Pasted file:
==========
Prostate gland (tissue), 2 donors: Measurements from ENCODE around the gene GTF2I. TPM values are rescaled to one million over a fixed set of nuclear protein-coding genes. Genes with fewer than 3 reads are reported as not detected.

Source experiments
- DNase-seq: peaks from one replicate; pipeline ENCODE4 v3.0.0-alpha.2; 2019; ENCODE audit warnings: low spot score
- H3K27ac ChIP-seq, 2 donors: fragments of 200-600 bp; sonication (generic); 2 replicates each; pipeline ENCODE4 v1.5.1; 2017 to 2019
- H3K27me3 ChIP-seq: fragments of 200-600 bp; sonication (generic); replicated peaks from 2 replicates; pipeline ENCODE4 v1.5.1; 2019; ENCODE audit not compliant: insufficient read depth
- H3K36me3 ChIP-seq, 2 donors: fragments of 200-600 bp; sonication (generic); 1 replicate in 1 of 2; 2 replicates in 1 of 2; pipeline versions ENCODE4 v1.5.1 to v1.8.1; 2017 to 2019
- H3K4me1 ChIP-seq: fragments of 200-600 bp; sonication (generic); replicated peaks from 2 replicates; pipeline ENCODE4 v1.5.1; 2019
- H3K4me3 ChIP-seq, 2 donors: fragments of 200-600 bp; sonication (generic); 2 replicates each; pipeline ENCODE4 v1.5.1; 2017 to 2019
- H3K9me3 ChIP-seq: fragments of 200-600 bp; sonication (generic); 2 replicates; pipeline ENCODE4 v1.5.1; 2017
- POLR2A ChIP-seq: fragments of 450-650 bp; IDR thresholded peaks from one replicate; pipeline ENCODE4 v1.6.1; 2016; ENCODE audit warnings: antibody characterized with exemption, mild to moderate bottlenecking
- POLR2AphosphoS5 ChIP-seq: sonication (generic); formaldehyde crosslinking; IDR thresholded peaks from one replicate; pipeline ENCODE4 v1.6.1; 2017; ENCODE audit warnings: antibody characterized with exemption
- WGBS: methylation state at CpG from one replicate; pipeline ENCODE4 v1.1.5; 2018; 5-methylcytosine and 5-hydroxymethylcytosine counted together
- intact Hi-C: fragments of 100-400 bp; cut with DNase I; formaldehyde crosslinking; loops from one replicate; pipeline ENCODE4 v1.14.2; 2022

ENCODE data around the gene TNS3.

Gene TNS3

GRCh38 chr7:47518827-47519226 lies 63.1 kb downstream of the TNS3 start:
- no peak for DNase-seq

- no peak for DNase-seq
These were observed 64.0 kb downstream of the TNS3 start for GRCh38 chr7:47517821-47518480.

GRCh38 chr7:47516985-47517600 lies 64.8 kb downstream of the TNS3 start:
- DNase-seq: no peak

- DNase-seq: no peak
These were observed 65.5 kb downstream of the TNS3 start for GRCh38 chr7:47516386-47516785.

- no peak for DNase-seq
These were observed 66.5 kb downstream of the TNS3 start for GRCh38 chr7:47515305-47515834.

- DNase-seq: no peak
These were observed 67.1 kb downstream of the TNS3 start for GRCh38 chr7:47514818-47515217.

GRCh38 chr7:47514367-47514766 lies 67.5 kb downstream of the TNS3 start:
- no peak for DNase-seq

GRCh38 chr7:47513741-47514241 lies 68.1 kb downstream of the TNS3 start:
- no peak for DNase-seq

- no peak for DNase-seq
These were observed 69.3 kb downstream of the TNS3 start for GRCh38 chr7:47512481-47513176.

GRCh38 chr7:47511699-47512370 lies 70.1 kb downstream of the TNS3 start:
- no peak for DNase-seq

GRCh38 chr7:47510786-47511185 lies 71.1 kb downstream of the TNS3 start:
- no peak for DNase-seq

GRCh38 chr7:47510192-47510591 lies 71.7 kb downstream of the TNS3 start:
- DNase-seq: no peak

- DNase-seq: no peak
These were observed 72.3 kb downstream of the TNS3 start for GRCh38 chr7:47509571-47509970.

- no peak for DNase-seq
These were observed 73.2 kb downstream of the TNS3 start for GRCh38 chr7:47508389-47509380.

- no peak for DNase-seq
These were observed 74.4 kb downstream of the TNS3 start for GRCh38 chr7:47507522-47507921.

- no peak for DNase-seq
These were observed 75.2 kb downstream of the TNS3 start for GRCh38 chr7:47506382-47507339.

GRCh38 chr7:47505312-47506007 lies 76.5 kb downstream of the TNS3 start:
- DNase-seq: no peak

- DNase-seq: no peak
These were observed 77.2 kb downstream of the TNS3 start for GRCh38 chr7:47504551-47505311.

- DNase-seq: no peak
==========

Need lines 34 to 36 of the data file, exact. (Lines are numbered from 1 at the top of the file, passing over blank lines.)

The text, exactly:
GRCh38 chr7:47511699-47512370 lies 70.1 kb downstream of the TNS3 start:
- no peak for DNase-seq

GRCh38 chr7:47510786-47511185 lies 71.1 kb downstream of the TNS3 start: